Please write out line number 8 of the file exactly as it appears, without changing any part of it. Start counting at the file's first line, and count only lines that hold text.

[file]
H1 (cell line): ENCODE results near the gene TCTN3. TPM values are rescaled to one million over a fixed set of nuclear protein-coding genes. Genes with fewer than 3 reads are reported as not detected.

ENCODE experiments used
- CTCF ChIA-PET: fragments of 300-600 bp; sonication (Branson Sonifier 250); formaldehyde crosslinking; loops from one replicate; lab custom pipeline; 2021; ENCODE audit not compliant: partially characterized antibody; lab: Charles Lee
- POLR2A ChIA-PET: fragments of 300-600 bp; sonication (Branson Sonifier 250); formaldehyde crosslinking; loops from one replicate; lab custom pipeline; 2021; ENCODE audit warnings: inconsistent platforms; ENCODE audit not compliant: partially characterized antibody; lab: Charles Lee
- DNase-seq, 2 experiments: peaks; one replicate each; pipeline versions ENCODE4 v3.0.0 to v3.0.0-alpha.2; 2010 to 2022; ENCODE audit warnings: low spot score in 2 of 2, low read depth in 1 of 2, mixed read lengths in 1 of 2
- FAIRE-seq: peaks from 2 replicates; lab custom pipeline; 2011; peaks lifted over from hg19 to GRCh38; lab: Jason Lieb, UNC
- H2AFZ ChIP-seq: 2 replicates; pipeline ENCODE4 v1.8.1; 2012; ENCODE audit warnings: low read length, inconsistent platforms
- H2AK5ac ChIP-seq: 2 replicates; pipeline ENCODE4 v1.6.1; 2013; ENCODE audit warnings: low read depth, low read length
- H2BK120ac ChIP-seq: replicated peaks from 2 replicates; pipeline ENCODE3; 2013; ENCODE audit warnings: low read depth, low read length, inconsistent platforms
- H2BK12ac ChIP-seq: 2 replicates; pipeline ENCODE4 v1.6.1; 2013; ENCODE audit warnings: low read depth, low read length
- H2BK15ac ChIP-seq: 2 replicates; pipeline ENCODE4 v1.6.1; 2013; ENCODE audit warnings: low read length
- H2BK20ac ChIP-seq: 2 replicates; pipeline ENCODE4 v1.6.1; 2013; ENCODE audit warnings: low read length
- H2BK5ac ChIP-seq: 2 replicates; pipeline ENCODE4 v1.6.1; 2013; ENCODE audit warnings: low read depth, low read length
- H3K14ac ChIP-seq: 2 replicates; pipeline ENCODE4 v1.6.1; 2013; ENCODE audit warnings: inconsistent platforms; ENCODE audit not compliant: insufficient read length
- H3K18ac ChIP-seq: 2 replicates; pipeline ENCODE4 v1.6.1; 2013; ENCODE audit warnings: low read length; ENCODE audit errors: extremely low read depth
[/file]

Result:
- H2AK5ac ChIP-seq: 2 replicates; pipeline ENCODE4 v1.6.1; 2013; ENCODE audit warnings: low read depth, low read length